The view of the juniper forest below with the visitor center and the town of Interior in the distance

The view of the juniper forest below with the visitor center and the town of Interior in the distance

The expansive south-facing view from the top of the Notch

The expansive south-facing view from the top of the Notch

Maybe you thought the ladder wasn't as scary as someone on the internet made it sound after you climbed it and made it to the Notch. Well, you might change your mind on the return trip now that you're staring down the vertical cliff (see the picture below) with no idea how you're supposed to safely descend this precarious ladder (I'm speaking from experience). The safest way to descend is facing the ladder, just the same as how you ascended. I tried going down with my back towards the ladder at first, but it was uncomfortable and awkward, not to mention it's impossible not to look down in that position. Near the bottom you might want to change position as the ladder becomes more horizontal.
Don't look down! Descending the ladder is definitely scarier than the climb up

Don't look down! Descending the ladder is definitely scarier than the climb up

Phew, you survived the hardest part! The rest of the hike is an easy jaunt back to the parking lot. If the views and adventure here weren't enough, definitely visit the other trails near here (side note: one huffing and puffing couple I passed stared at me dumbfounded when I told them I was planning on doing "all the trails" here -- a totally doable feat even for a casual weekend hiker). Let me know what you think in the comments section below, and be sure to use #nocoastbestcoast on Instagram and Twitter!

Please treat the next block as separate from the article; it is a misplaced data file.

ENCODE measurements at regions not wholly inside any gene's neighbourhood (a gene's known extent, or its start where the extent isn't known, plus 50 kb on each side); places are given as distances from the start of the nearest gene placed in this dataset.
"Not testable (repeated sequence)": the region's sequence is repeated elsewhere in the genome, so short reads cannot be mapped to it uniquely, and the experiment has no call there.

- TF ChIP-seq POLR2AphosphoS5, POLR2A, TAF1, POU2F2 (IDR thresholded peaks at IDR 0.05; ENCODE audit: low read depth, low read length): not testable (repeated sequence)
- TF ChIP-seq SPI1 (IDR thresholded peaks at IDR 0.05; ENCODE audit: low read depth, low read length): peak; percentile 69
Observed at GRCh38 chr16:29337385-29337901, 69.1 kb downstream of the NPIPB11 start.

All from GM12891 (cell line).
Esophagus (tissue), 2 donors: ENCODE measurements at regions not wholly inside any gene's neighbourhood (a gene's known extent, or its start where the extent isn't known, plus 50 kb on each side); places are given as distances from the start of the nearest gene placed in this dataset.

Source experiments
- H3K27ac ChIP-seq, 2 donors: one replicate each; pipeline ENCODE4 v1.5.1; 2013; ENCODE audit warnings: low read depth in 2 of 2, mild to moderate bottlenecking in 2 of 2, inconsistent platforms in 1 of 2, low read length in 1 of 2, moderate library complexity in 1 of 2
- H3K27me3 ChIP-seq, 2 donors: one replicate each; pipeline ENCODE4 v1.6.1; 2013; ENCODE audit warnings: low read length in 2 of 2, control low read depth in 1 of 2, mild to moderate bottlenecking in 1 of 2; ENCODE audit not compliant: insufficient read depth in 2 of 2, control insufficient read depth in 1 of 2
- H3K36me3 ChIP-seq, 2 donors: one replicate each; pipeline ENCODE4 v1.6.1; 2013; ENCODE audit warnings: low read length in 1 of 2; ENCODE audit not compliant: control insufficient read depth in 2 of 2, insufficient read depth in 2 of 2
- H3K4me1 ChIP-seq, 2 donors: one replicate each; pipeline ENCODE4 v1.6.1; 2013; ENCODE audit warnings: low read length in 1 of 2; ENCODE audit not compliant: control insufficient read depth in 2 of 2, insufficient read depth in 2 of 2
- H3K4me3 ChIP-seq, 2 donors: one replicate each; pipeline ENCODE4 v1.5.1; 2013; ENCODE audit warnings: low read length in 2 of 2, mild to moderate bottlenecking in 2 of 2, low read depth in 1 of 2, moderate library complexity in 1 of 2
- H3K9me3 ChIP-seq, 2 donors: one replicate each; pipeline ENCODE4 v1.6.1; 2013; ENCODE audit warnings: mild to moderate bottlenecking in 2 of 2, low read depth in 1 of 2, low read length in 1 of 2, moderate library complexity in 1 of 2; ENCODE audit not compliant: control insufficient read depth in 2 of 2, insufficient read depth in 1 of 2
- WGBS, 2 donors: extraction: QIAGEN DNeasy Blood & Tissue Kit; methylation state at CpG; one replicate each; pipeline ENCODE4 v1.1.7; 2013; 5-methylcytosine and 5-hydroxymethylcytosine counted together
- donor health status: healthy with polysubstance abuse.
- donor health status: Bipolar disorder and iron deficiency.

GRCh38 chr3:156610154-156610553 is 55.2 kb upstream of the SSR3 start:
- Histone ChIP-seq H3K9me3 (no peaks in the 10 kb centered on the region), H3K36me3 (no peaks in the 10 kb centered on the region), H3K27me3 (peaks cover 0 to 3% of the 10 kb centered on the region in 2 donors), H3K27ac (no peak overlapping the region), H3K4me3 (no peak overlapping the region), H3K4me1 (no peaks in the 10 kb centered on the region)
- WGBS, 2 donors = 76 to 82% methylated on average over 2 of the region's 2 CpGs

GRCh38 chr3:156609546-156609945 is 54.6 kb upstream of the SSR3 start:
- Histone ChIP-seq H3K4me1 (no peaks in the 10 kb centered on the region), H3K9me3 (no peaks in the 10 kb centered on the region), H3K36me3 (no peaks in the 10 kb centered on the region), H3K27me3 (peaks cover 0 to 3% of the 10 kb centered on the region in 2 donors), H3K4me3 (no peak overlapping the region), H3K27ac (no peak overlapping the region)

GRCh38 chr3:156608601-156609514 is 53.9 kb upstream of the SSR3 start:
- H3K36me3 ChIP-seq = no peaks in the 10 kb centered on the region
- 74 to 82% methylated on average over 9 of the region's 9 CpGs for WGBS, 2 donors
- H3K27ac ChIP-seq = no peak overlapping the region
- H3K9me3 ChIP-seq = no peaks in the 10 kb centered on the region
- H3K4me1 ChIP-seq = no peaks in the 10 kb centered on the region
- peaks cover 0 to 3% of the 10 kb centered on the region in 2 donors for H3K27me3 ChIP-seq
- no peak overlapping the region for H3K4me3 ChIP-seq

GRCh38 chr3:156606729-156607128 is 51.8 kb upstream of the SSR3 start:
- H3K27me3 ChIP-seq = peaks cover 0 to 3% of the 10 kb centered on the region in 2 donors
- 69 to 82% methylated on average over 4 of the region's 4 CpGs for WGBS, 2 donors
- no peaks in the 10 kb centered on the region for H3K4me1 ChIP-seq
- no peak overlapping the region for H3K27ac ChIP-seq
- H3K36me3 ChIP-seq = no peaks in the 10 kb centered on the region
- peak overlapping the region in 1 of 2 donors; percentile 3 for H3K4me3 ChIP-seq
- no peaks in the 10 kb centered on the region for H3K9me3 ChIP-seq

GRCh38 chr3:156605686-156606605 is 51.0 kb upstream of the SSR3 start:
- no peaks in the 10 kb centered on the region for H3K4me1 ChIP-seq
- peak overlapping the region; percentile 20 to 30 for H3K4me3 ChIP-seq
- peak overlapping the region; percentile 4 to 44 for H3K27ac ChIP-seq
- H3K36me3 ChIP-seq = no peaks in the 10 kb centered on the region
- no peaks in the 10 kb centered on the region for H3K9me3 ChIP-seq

Important Information

Pets are prohibited on all hiking trails in Badlands National Park. This is not a family friendly hike; the ladder portion of this trail makes it too difficult and dangerous for small children, though brave older children would probably love the climb. While you can certainly hike here in all four seasons, the trail is unmaintained in winter and may be icy or covered in snow -- in addition to the brutally cold temperatures you'll have to endure. Summers are hot and dry with average daytime highs in the 90s, exacerbated by the lack of shade anywhere in the park; I wouldn't recommend visiting in the summer. Be prepared with extra water and sun protection, no matter which season you hike. This is one of the most popular areas of the entire park, as evidenced by the amount of parking spaces here, so expect to share the trail with crowds of people.

Directions

From Interstate 90, take exit 131 for South Dakota Highway 240 (you'll see a brown sign for Badlands National Park and the Minuteman Missile National Historic Site Visitor Center). Head south and continue to the park entrance station. Pay your fee, continue straight, then turn left into the parking area, labeled with a brown sign for the Door/Window viewpoints.

Google Maps Directions

Parking, Fees, and Facilities

Entrance to the park requires paying the $20 vehicle entrance fee ($25 starting January 2019), except on designated fee free days. Annual passes for Badlands National Park are also available at $40 ($50 starting January 2019). Interagency annual passes are available for $80 with discounts for seniors, military, and those with disabilities. Visit the Badlands National Park webpage about fees for more detailed information. There are pit toilets available in the center of this large parking lot.

External Links

Nearby Hikes

Window Trail

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Door Trail

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Cliff Shelf Nature Trail Loop

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Saddle Pass to Medicine Root Loop